For a while now, there has been a lot of talk about CSS pre-processors such as LESS and SASS.  As the the details of how such pre-processors work as well as their benefits and drawback have been discussed many places, I will not discuss that here. Instead, I will focus on how I use SASS on my WordPress sites.

First, I always want to use the Compass CSS Authoring Framework. This framework comes with its own mixins, making CSS3 easy – you never have to worry about vendor prefixes! And, it supports all of the standard SASS rules, variables and selector inheritance. To make life even easier, there is an app that even lets you avoid the command line.

Using the Compass App

I am going to step through the process of using the Compass app on a mac. After successfully installing, you will get a new icon in the top toolbar area.
compass icon

  1. Click the icon and select “Create compass project” and then “compass” and finally “project”
  2. You will then see a finder window where you can select the location for your sass and css files.  I usually place my compass created project in the directory for my theme.
  3. Let’s say you called your directory “rotary-sass”,  which for me resides in the directory “wp-content/themes/rotary”, you will end up with a file structure like this in your theme directory:
  4. compass files

  5. Now we can set some options. Click the compass icon again (which should now have turned orange, indicating an active project) and then click “Change Options”. My personal preference during development is for expanded CSS output, no line comments but debug checked. The reason for checking debug is that it will enable us to use the Firefox extension, FireSass. FireSass allows Firebug to display the original SASS filename and line numbers. Otherwise, you would just see the generated CSS line numbers making troubleshooting much more difficult. You can change the options once your project is finished so you can deliver compress CSS without the debug info.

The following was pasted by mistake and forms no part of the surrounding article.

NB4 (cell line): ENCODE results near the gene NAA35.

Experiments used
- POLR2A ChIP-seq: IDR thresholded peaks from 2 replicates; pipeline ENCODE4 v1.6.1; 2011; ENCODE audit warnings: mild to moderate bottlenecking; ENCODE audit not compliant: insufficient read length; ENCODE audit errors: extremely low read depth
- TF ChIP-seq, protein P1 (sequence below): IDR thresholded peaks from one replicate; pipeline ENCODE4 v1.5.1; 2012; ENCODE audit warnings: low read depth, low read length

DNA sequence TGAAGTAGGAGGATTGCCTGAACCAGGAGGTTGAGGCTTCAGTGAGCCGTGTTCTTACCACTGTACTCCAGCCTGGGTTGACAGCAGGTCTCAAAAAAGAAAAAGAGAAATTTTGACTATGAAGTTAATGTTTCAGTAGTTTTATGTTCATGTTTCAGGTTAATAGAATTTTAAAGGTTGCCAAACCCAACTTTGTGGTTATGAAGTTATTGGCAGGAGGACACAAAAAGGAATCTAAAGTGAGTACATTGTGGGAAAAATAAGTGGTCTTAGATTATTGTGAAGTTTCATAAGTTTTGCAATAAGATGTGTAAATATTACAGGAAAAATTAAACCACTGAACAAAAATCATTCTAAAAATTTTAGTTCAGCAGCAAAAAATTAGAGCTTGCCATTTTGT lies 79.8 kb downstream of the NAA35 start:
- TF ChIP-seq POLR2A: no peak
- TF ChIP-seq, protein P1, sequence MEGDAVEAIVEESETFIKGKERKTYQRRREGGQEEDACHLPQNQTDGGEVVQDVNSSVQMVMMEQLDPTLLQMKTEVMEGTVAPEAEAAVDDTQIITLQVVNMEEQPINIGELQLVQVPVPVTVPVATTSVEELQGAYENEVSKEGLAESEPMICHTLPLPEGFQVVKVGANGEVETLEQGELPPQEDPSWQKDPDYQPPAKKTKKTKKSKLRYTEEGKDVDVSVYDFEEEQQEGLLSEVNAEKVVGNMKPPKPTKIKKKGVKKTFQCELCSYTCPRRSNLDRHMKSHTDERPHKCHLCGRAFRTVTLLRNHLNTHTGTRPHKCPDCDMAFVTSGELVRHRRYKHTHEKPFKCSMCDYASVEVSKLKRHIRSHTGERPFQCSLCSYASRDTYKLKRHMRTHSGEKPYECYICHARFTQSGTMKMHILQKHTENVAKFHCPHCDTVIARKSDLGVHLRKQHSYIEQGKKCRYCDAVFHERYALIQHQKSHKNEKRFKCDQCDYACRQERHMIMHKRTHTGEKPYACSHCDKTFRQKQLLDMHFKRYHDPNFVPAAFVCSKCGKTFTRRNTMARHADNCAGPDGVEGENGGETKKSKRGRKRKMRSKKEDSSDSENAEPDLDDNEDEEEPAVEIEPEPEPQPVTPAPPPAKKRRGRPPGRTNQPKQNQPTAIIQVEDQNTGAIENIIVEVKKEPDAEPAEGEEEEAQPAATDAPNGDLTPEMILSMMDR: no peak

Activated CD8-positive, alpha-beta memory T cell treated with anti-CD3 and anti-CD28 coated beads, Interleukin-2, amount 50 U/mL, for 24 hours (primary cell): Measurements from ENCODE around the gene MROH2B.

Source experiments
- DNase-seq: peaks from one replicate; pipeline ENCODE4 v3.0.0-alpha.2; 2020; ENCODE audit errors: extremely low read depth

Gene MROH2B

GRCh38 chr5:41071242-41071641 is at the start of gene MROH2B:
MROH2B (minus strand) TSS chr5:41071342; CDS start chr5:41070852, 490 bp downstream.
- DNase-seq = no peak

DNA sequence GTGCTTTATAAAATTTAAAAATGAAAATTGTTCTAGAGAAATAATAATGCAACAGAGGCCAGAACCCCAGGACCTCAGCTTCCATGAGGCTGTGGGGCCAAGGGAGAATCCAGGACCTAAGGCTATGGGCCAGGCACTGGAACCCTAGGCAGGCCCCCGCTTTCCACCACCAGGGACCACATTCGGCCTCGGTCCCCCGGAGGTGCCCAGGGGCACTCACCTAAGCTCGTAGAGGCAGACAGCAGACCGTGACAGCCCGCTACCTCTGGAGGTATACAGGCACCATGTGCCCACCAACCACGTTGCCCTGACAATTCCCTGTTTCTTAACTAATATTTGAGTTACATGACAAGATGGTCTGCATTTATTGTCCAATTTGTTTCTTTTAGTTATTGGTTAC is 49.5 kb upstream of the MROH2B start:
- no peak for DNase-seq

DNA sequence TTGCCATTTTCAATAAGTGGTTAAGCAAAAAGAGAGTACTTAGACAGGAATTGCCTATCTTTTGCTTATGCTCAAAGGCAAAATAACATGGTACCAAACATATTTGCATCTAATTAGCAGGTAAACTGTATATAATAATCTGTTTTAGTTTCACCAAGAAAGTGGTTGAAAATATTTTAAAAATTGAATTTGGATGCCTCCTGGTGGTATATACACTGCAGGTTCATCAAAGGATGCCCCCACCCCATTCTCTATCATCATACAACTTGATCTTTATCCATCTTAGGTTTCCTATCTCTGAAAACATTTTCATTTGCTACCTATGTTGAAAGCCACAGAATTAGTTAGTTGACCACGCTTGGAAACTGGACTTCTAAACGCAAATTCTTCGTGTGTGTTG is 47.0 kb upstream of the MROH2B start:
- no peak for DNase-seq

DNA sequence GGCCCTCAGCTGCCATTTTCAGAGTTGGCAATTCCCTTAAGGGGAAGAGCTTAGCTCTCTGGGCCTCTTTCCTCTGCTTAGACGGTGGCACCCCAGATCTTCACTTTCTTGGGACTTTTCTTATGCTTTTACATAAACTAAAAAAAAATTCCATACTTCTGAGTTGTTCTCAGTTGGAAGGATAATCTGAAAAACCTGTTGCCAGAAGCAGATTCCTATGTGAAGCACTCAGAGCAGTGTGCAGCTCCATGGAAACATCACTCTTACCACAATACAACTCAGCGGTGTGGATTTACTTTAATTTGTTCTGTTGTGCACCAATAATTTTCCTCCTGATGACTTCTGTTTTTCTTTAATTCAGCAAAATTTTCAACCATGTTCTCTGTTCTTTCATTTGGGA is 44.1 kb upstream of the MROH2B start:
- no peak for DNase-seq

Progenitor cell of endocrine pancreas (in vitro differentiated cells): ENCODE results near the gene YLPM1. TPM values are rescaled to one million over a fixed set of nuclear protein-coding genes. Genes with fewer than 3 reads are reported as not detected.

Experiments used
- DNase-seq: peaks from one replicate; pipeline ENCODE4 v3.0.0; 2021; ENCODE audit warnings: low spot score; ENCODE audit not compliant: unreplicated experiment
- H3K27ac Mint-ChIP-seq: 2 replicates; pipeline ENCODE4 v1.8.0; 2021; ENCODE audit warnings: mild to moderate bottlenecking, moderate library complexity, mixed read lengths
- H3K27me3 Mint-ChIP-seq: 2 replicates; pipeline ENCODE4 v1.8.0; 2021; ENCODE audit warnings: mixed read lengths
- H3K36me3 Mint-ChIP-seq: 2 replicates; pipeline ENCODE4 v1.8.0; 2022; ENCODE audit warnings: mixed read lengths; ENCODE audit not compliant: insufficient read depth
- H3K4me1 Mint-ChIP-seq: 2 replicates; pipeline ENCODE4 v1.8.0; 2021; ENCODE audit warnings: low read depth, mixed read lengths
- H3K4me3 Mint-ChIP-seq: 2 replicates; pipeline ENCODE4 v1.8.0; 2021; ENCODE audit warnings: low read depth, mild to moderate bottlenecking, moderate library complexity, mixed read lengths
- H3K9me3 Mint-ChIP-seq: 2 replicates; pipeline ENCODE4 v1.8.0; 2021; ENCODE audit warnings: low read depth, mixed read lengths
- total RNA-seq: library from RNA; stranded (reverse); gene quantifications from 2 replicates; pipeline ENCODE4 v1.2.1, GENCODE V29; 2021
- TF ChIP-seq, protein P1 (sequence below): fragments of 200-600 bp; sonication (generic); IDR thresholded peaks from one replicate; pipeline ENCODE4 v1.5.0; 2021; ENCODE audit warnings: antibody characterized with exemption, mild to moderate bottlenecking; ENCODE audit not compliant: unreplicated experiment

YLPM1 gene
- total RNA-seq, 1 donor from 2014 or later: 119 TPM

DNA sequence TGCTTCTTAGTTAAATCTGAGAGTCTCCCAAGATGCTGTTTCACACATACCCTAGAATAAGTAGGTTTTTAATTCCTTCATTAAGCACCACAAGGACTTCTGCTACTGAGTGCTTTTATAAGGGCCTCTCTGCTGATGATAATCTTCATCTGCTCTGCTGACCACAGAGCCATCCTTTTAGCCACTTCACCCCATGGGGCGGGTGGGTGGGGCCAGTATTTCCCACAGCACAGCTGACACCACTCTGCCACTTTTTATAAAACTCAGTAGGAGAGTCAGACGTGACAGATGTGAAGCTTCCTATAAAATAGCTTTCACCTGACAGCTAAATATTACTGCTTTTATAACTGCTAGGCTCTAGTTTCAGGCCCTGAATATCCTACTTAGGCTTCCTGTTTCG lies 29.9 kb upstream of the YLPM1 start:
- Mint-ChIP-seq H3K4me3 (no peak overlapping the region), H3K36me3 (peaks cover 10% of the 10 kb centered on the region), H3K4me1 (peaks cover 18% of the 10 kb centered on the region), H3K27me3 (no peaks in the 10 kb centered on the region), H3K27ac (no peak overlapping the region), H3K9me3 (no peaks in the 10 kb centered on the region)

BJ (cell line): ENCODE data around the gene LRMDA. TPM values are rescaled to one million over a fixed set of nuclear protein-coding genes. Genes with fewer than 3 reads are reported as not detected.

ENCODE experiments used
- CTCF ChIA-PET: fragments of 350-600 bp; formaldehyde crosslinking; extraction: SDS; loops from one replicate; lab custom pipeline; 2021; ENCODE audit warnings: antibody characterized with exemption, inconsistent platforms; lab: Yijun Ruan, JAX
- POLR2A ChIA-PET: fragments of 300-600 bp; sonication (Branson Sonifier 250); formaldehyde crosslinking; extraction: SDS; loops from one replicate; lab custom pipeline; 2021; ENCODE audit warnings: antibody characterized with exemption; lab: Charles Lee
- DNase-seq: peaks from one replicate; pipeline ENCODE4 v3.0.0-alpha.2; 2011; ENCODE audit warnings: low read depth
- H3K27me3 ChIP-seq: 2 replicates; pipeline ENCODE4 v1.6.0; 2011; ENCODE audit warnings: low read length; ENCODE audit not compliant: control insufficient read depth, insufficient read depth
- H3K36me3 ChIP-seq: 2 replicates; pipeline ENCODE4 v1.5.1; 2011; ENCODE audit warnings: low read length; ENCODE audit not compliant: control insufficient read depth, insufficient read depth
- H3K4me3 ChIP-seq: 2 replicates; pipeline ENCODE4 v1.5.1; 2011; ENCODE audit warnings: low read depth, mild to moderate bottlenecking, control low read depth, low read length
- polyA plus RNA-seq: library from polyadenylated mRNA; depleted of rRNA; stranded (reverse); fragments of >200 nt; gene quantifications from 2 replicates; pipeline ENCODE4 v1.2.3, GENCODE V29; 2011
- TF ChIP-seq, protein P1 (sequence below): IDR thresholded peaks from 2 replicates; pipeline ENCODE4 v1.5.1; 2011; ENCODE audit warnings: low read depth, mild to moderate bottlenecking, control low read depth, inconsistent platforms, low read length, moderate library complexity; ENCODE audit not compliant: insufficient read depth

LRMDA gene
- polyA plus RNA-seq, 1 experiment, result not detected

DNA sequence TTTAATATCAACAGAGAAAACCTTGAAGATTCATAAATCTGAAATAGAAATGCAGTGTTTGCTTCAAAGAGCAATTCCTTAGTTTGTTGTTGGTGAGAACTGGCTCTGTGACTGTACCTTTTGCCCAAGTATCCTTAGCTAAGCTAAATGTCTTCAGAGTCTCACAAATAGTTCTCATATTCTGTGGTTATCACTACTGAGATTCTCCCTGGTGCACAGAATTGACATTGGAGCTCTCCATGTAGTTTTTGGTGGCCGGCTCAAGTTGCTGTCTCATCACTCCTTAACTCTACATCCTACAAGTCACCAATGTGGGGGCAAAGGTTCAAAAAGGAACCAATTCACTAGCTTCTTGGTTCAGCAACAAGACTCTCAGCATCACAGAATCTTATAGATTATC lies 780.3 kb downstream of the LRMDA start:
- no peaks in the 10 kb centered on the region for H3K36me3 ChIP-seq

6. Now that your project is set, all your changes to the SASS files will automatically change your CSS.
  7. Next we need to tell WordPress where our new stylesheets reside.  The necessary code will both display the correct CSS rule for your project and return the correct directory and/or file for WordPress API calls such as get_stylesheet_uri().  You can add the following code to your functions.php file or a file included in your functions.php:
    * overwrite default theme stylesheet uri
    * filter stylesheet_uri
    * @see get_stylesheet_uri()
    function rotary_stylesheet_uri($stylesheet_uri, $stylesheet_dir_uri){

    return $stylesheet_dir_uri.'/rotary-sass/stylesheets/style.css';

  8. Finally, make sure that you have both FireBug and FireSass installed as add-in in your Firefox browser. If all is working correctly, your CSS debug info should show the location of your code in the SASS files. Notice that any included files from Compass also show up.
  9. firesass

Read Getting Sassy with WordPress Part 2 – Sprites